... listing all the use statements on one line vs. separate lines could make the .exe either fail or work respectively with no other difference... very odd to me, since it didn't seem like it should ever matter.
Perl is very hard to parse statically, maybe even impossible (although PPI does a decent job, considering). So quite a few tools resort to doing a simple line-by-line/regex parse of Perl source files to find out simple things, hoping that the authors of the code stuck to some common styles of writing Perl. For example:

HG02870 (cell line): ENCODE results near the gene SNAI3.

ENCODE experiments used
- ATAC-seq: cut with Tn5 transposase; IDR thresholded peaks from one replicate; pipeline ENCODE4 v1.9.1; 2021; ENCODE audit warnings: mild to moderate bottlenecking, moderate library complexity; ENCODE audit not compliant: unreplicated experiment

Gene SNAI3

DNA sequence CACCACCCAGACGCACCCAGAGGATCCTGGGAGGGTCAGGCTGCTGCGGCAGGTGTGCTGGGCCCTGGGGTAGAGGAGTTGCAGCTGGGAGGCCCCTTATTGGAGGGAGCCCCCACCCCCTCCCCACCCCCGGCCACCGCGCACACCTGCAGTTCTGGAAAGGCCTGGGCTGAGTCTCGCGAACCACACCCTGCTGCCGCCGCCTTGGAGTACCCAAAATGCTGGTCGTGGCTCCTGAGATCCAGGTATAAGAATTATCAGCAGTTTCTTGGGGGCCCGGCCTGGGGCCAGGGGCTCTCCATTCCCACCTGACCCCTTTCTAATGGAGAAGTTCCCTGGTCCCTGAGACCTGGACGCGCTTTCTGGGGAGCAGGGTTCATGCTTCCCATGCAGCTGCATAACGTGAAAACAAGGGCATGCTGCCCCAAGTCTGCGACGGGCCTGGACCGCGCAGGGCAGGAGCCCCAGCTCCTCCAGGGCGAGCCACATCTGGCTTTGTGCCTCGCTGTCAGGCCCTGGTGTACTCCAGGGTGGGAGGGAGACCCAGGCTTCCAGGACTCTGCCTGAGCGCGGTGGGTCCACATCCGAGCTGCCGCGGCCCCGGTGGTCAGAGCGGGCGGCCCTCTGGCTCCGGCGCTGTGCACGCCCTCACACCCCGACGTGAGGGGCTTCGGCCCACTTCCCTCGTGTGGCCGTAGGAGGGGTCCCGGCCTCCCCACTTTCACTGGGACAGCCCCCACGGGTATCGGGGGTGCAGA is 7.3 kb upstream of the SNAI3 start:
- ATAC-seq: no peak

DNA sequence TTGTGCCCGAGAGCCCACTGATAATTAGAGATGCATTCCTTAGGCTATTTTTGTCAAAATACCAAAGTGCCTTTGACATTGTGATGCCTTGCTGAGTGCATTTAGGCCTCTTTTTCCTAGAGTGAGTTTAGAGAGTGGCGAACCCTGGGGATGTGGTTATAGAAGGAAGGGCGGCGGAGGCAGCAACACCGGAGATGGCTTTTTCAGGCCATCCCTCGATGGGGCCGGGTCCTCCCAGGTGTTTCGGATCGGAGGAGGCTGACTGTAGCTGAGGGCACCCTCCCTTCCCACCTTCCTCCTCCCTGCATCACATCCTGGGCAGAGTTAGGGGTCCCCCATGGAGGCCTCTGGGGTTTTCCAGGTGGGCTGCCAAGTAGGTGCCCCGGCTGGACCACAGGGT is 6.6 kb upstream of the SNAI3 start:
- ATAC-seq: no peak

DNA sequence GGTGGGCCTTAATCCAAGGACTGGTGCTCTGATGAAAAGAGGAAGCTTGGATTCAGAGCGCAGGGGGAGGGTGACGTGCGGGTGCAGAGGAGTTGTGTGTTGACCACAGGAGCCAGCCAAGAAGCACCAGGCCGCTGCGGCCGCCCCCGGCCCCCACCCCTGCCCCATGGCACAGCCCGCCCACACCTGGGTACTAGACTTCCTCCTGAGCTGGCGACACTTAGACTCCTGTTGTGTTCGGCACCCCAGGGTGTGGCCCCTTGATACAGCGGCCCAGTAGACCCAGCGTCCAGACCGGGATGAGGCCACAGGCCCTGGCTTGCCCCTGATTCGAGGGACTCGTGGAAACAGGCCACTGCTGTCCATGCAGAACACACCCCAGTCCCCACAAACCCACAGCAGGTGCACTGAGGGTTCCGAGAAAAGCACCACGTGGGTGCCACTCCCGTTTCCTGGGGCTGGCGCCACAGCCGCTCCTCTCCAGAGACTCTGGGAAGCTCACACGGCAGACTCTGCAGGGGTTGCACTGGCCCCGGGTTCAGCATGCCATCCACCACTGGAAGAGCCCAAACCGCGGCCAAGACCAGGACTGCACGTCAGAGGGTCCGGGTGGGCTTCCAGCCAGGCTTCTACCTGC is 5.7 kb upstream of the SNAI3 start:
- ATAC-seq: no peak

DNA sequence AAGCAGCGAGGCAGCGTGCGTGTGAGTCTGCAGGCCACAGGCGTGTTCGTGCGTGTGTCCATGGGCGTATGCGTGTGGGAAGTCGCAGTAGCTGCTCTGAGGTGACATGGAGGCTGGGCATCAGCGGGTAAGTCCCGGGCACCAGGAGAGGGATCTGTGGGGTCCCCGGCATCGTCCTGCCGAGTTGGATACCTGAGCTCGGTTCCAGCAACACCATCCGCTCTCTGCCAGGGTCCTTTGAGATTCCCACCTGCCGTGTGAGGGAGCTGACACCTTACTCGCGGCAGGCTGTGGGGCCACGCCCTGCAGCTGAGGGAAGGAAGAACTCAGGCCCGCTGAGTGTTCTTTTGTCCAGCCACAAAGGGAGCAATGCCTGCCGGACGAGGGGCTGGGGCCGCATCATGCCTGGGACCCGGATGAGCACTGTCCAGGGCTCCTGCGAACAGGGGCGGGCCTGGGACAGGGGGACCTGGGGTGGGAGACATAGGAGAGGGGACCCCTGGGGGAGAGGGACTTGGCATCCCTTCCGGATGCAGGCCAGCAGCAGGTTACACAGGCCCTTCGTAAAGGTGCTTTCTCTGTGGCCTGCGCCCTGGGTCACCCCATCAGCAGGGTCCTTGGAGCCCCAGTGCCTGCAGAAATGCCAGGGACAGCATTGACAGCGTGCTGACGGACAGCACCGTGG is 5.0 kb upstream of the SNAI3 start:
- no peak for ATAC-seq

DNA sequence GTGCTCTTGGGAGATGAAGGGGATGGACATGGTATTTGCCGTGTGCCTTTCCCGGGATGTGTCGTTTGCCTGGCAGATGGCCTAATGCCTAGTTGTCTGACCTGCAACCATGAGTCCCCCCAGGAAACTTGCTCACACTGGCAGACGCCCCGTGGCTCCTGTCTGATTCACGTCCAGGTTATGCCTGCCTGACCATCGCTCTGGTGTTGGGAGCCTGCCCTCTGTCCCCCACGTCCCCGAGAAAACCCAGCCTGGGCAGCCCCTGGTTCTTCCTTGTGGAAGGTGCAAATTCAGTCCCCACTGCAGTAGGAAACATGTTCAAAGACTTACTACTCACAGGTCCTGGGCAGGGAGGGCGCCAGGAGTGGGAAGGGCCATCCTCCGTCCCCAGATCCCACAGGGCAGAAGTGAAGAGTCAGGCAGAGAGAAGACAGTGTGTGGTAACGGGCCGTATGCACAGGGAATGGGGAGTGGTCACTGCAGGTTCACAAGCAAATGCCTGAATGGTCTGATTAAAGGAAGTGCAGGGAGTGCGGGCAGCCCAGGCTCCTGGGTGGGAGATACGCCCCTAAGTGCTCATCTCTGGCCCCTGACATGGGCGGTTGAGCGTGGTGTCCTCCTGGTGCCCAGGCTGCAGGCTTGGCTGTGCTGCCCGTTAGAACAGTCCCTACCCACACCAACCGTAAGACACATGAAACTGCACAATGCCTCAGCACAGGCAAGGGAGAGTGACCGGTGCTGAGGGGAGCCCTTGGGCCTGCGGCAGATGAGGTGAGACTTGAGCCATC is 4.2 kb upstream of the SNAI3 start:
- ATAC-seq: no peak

- The PAUSE indexer parses package ...; lines (and there is a simple trick to hide packages from the indexer),
- some tools like ExtUtils::MakeMaker parse the our $VERSION = ...; line in modules (see the doc of VERSION_FROM and ExtUtils::MM_Unix->parse_version, Update 2: and see this node for even more modules that do a static parse on module versions), or
- pp uses Module::ScanDeps which uses a "static-scanning heuristic" (I take that to mean regular expressions) to find the dependencies - and indeed swl has analysed the issue there a bit further.
Updated: Added a few minor specifics.